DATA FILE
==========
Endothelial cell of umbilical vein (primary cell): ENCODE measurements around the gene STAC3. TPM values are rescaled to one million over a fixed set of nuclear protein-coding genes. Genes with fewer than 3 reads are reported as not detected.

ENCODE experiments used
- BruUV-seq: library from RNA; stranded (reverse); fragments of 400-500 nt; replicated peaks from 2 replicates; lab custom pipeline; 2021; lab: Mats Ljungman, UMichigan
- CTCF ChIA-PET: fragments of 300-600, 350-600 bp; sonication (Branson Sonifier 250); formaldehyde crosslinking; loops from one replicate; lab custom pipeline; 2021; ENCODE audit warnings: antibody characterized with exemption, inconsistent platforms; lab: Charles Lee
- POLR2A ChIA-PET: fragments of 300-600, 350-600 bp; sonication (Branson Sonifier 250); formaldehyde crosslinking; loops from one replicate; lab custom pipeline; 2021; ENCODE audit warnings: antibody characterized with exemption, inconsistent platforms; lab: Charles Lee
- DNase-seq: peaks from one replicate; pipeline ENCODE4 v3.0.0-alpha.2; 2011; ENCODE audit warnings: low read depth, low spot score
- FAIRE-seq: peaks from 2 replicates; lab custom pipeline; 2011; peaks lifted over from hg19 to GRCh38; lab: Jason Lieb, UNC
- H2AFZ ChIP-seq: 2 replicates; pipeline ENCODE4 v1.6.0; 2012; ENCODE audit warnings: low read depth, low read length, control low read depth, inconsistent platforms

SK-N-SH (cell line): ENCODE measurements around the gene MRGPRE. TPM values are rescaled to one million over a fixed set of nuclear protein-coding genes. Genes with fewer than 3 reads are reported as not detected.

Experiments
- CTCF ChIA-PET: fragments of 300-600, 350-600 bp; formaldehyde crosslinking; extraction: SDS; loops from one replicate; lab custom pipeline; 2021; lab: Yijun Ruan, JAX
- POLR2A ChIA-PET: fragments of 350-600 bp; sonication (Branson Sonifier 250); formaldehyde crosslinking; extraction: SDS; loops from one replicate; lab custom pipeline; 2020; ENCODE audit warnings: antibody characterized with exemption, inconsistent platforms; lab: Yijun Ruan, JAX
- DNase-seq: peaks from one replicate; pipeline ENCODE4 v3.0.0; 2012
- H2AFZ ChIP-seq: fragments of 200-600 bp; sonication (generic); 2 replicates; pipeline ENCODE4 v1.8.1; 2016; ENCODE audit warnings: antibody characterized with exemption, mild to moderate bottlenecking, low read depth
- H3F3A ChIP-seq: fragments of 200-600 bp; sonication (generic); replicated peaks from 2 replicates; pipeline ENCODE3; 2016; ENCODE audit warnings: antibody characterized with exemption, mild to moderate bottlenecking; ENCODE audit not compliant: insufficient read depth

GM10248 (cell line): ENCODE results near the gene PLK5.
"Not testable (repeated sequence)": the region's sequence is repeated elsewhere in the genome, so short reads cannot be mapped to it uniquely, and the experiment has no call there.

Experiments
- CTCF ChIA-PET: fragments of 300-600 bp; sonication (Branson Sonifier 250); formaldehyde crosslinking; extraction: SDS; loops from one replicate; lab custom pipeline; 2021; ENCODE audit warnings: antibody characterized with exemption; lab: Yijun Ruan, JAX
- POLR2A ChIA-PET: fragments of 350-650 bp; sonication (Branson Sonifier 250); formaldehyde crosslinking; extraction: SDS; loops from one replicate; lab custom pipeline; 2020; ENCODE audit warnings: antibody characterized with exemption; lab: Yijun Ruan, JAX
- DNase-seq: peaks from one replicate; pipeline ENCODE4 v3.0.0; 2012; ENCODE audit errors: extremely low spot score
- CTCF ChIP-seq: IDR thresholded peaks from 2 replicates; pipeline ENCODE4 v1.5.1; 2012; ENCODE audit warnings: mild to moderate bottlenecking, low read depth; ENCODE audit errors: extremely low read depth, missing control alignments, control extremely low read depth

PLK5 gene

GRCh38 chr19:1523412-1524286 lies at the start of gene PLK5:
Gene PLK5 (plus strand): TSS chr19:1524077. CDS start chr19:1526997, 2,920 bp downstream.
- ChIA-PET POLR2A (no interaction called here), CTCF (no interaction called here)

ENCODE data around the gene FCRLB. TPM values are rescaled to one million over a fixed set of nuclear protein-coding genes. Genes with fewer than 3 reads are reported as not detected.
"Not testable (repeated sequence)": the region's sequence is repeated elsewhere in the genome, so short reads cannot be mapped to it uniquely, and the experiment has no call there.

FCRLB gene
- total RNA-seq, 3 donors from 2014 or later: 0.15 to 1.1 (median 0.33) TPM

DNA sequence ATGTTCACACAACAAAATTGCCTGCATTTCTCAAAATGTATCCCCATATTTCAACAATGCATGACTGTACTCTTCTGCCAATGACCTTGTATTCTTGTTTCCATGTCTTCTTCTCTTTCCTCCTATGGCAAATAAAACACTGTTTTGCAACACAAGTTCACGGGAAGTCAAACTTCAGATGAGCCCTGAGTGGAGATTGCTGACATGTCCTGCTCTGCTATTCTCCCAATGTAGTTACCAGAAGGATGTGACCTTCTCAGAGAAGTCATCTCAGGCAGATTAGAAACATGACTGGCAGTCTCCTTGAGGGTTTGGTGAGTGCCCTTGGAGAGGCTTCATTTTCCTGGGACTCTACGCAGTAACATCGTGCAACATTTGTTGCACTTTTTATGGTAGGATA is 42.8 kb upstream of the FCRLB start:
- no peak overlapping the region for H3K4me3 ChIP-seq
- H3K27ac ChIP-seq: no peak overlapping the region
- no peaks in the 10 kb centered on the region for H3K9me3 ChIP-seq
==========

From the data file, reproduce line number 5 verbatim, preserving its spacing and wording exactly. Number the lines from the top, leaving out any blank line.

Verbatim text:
- POLR2A ChIA-PET: fragments of 300-600, 350-600 bp; sonication (Branson Sonifier 250); formaldehyde crosslinking; loops from one replicate; lab custom pipeline; 2021; ENCODE audit warnings: antibody characterized with exemption, inconsistent platforms; lab: Charles Lee